What People Think of Surveys
One resource that we give far too little thought in market research are the people who offer their time and thoughts about the stuff we are researching. They are truly the lifeblood of market research.
An article in the spring 2011 issue of Public Opinion Quarterly looks at trends over the last thirty years in Americans’ view of polling and market research surveys. The news is mixed. While the vast majority feel that public opinion polling is generally a good thing, fewer feel that market research surveys serve a useful purpose, and trust in the industry is not so great. The most worrisome news (but not surprising, given the number of truly bad surveys flooding our lives nowadays) is the steady decline in people saying that participating in research is interesting and in their best interest:
In addition to the chart above, key statistics outlined in the article include:
- Nearly nine out of ten (87%) feel that public opinion polls, on the whole, are a good thing
- Four out of five (79%) say that the last time they were interviewed for research, it was a pleasant experience
- Two-thirds (68%) agree that research surveys help manufacturers or other organizations produce better products and services for consumers
- About half (54%) feel that the research industry serves a useful purpose.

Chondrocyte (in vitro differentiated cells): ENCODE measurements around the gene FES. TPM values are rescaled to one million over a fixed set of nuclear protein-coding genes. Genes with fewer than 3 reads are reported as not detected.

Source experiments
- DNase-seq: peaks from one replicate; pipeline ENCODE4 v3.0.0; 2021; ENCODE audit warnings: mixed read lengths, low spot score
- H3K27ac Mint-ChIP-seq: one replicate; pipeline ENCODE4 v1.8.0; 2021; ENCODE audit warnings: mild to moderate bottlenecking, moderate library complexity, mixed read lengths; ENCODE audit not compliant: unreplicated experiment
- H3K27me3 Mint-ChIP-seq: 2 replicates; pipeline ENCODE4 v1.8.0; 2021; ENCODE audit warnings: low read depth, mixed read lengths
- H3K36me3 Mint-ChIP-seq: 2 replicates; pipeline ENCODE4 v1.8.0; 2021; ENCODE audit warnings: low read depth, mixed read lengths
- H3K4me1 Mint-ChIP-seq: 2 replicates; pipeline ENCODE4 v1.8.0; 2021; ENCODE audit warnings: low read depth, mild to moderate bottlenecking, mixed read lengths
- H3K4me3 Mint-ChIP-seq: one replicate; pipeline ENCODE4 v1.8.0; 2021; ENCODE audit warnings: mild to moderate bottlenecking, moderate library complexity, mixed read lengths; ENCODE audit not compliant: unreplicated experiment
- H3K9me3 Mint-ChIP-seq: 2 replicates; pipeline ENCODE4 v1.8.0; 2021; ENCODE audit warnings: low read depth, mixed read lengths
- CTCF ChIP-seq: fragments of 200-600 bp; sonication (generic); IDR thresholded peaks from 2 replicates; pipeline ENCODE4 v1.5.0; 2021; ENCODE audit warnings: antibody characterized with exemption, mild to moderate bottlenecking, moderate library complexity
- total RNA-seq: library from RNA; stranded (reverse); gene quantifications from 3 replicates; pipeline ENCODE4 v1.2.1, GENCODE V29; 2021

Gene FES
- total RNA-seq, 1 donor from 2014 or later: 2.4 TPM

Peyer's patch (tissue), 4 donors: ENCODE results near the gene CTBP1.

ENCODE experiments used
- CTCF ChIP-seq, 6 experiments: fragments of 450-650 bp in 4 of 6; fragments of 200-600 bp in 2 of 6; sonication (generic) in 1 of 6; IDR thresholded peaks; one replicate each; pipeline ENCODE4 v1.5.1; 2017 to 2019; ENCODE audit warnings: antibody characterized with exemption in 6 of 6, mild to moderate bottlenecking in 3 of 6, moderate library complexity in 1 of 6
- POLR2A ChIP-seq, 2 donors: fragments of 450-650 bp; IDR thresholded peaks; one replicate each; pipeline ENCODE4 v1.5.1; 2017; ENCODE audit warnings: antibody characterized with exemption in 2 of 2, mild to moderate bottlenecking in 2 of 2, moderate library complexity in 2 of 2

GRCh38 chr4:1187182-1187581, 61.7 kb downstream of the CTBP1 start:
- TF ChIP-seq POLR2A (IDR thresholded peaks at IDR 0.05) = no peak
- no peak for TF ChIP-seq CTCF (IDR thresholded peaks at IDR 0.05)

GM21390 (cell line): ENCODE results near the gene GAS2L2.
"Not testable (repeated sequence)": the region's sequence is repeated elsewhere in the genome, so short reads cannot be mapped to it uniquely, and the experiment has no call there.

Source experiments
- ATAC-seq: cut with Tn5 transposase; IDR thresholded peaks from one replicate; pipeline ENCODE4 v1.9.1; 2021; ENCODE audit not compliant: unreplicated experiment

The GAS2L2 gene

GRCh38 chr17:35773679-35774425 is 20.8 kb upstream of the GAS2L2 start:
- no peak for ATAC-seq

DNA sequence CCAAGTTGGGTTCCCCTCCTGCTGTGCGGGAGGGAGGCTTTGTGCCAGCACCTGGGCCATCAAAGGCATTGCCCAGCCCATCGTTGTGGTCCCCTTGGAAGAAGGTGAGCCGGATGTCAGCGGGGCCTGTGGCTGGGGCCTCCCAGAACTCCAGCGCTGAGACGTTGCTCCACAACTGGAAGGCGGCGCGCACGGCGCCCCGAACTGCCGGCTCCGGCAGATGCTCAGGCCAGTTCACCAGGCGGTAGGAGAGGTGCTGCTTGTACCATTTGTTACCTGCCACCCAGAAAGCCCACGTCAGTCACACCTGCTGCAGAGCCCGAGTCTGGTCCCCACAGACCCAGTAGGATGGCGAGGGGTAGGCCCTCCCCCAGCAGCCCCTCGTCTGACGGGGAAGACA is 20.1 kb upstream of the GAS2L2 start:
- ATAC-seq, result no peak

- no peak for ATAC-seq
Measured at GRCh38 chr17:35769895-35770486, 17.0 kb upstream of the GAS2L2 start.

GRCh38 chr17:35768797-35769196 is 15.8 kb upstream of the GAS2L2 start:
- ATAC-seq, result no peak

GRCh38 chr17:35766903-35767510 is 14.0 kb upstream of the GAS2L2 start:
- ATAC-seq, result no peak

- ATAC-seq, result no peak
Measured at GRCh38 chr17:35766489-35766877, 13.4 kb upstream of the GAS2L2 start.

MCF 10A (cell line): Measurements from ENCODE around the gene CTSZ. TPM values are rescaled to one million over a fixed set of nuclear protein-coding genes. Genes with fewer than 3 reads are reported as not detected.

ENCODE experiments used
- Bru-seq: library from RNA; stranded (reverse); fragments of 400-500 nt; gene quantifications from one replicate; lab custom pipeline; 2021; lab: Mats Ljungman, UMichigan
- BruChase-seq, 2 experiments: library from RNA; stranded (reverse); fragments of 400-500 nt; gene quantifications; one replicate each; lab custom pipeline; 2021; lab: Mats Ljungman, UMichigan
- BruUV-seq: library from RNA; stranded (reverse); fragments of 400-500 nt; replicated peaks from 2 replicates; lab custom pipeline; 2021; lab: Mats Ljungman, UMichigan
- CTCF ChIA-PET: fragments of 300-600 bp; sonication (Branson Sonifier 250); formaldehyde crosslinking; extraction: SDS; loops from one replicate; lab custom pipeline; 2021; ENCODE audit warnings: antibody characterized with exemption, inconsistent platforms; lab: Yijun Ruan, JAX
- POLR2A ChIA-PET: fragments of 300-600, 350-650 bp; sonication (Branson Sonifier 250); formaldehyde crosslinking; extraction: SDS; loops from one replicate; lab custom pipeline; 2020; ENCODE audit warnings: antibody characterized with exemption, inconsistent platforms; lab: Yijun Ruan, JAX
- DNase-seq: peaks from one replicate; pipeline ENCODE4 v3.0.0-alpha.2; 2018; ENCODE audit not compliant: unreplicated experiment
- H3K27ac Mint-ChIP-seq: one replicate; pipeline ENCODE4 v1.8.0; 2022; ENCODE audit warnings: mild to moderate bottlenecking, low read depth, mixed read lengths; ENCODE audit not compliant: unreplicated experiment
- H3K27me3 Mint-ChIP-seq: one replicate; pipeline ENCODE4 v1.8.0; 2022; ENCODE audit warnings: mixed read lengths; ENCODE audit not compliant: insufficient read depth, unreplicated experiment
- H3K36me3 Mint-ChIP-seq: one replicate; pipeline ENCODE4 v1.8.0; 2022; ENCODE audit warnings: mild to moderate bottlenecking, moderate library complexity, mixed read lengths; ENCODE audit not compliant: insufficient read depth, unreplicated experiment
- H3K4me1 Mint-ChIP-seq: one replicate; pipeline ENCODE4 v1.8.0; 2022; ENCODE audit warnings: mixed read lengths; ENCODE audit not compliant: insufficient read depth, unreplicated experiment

- Just one third (34%) trust pollsters to tell the truth, though twice as many (64%) believe that most polls give results that are “pretty nearly right”
- Just one-quarter (29%) think that survey organizations can be trusted to protect their privacy
- One-quarter (25%) feel that answering questions in polls or research surveys is a waste of time
Clearly the research industry (and our clients) can do much to improve. Here are two quick ideas as a start. (1) Next time you are tempted to send yet another survey to your customers, ask whether it’s purpose is to benefit them or you—if it’s the latter, don’t send it. (2) Next time you are tempted to send out a 45-minute survey with grid after grid of repetitive measures, work more carefully with the people who will use the research to specify which of those measures can truly be acted upon.
A more careful and thoughtful approach to research will benefit you and your customers, and it will boost the confidence that our publics have in research and polling. Versta Research would be delighted to work with you in making this happen.
—Joe Hopper, Ph.D.